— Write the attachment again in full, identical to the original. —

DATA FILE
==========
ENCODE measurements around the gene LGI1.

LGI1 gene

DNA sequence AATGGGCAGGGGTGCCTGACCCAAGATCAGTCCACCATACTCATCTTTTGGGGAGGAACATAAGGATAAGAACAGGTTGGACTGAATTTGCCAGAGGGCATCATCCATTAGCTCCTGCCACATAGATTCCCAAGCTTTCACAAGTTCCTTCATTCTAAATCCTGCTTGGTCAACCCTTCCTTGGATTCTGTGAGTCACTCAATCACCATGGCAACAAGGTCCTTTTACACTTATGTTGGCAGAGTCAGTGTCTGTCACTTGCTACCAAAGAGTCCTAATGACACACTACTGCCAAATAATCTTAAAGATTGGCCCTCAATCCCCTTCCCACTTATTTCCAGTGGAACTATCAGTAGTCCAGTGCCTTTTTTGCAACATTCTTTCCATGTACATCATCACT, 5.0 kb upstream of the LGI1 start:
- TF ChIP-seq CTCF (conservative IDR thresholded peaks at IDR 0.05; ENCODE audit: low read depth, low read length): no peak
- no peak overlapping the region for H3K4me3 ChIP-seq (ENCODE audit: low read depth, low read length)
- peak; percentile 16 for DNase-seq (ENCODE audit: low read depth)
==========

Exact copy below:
ENCODE measurements around the gene LGI1.

LGI1 gene

DNA sequence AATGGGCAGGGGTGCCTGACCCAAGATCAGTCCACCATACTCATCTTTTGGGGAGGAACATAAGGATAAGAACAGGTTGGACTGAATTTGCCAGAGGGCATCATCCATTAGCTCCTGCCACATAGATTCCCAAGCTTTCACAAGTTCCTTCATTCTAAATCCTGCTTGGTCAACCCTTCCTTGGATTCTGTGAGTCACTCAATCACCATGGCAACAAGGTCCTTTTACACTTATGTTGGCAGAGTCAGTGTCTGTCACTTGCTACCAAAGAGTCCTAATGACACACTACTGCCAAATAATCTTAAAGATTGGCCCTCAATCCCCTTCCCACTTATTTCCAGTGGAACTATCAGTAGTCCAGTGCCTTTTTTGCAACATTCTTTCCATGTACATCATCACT, 5.0 kb upstream of the LGI1 start:
- TF ChIP-seq CTCF (conservative IDR thresholded peaks at IDR 0.05; ENCODE audit: low read depth, low read length): no peak
- no peak overlapping the region for H3K4me3 ChIP-seq (ENCODE audit: low read depth, low read length)
- peak; percentile 16 for DNase-seq (ENCODE audit: low read depth)